≝ Craven’s Dawn ≝
Sounds don’t usually get too complicated on Toby Driver’s album’s single, ‘Craven’s Dawn‘, especially, showcasing gorgeous musical atmospheres. Driver achieves an ambient sound incredibly reminiscent of Mogwai; characterized, markedly, by its plodding percussion and twinkling guitars drenched in thick layers of delay and reverb.
The slow pace allows for the songs to really breathe, permitting the listener to lose themselves in the foggy, Badalamenti-esque synths. There are several moments where a simple, unexpected chord change can carry enormous weight and deliver a subtle yet devastating blow.
Driver’s approach to “traditional songwriting” consists of hypnotizing us with dreamy guitars, ambient synths, and plodding drums; the latter, additionally, present to lend the minimum level of composure needed.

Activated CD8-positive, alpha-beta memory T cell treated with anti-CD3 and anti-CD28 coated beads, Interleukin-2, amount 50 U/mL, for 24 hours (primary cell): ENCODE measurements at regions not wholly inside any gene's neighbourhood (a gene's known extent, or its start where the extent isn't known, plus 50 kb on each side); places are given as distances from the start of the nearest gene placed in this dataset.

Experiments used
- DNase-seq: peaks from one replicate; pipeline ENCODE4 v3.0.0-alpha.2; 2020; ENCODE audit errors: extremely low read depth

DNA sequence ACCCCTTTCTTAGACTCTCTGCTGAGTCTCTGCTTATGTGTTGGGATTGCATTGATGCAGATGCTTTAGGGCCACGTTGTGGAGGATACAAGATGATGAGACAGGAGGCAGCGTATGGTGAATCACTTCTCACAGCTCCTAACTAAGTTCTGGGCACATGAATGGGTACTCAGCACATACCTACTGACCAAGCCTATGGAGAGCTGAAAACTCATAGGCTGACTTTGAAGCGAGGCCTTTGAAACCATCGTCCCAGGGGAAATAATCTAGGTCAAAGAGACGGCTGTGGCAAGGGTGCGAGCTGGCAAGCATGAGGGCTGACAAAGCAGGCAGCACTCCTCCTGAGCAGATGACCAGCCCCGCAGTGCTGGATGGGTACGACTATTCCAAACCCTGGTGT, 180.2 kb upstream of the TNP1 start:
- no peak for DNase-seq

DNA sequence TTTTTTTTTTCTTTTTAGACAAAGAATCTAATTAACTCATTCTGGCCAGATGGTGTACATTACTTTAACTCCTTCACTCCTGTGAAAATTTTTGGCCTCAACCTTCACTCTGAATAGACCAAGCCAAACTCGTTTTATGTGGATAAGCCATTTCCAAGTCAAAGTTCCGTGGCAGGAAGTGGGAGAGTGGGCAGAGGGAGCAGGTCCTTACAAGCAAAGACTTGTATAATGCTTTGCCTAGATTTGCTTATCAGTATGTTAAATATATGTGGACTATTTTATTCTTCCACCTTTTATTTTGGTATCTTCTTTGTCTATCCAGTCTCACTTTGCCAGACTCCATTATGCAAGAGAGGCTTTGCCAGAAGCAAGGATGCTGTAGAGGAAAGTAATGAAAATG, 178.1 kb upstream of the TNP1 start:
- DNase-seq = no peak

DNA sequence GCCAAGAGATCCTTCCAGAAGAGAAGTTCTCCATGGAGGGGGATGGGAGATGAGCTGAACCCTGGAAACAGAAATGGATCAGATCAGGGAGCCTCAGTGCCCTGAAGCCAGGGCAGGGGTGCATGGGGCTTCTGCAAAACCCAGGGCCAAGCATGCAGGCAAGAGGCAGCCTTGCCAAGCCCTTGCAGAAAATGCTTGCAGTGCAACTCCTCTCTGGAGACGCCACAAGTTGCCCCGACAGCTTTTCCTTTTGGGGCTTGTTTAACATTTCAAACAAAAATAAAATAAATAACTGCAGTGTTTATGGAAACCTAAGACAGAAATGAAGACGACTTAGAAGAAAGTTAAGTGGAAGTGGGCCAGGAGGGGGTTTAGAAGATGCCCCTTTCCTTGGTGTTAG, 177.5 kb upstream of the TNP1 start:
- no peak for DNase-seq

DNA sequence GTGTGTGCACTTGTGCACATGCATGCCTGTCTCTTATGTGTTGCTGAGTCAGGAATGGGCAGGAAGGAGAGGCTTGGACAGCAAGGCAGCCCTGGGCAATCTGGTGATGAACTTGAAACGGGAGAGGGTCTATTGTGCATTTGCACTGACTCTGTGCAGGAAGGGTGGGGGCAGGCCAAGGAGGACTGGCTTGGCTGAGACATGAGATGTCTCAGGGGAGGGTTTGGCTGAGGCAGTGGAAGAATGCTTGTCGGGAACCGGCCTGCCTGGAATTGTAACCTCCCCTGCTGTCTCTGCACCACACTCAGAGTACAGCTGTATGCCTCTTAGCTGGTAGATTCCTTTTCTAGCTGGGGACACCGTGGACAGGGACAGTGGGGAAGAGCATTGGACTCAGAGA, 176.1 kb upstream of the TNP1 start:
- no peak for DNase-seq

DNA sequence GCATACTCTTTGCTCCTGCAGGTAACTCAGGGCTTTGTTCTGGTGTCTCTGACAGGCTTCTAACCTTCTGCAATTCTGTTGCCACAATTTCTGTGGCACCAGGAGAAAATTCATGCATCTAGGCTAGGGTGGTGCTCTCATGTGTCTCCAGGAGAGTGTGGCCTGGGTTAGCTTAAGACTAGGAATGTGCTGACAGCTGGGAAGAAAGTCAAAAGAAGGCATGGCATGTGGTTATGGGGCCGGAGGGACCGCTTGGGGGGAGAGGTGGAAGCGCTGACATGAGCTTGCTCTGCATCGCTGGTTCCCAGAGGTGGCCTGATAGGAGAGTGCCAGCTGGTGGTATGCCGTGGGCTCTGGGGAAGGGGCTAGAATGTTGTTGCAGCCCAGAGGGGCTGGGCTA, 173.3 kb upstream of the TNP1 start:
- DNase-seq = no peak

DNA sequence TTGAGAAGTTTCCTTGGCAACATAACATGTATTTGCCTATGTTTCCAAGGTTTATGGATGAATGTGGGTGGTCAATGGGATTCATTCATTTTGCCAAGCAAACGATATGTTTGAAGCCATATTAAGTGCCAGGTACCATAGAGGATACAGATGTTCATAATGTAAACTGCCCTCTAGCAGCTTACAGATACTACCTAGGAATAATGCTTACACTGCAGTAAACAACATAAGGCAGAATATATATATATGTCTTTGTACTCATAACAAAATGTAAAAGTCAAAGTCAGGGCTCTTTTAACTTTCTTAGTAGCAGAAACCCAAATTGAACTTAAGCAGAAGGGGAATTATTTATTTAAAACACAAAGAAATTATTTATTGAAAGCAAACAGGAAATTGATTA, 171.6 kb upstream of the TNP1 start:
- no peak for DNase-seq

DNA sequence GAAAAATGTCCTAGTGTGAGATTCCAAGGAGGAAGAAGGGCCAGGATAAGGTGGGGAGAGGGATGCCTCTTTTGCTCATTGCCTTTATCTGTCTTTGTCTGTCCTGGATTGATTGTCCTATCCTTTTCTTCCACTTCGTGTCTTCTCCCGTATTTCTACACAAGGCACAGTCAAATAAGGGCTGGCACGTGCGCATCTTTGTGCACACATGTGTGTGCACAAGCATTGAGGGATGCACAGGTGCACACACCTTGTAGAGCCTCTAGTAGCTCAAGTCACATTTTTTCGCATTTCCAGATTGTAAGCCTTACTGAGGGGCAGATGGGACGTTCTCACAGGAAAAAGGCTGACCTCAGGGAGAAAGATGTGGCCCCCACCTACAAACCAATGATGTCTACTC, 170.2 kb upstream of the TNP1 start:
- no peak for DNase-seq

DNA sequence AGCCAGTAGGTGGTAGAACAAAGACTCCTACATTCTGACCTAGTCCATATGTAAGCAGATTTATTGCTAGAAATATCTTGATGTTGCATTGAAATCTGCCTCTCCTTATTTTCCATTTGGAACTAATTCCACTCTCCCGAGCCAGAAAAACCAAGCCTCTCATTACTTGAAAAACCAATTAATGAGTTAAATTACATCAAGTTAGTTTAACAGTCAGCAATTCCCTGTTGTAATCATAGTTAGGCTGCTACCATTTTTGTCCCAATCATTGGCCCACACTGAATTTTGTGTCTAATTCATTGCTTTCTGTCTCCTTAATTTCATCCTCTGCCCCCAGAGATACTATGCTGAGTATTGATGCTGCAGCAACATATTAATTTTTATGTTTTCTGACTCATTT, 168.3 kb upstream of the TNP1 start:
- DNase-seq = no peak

The longest track on this album, Craven’s Dawn, begins with a very long verse. Superimposed with multiple images, the melody, as a result, gives way without transition to a bright and powerful refrain. Each element of this piece is repetitive. And yet everything seems to progress, to rise, without anyone knowing in which direction.
Both clear and drowned in effects, Driver pronounces words, extracted from great melancholy, difficult to understand.
As slow as its predecessors, this piece, particularly, is much more contemplative, more open. The apparent minimalism of its composition poses no limit to the feelings of the listener. “But looking to aurora / I’m already lost”.
Madonnawhore is a singular vision, each track with smoothly fluctuating tones throughout. Subtle details will go by on initial listens; this is an album that takes time to reveal its secrets, reveling in muted intricacies.
You have to listen closely to the changes that occur, as the composition is just as much about the space between the sounds as they are about the music itself.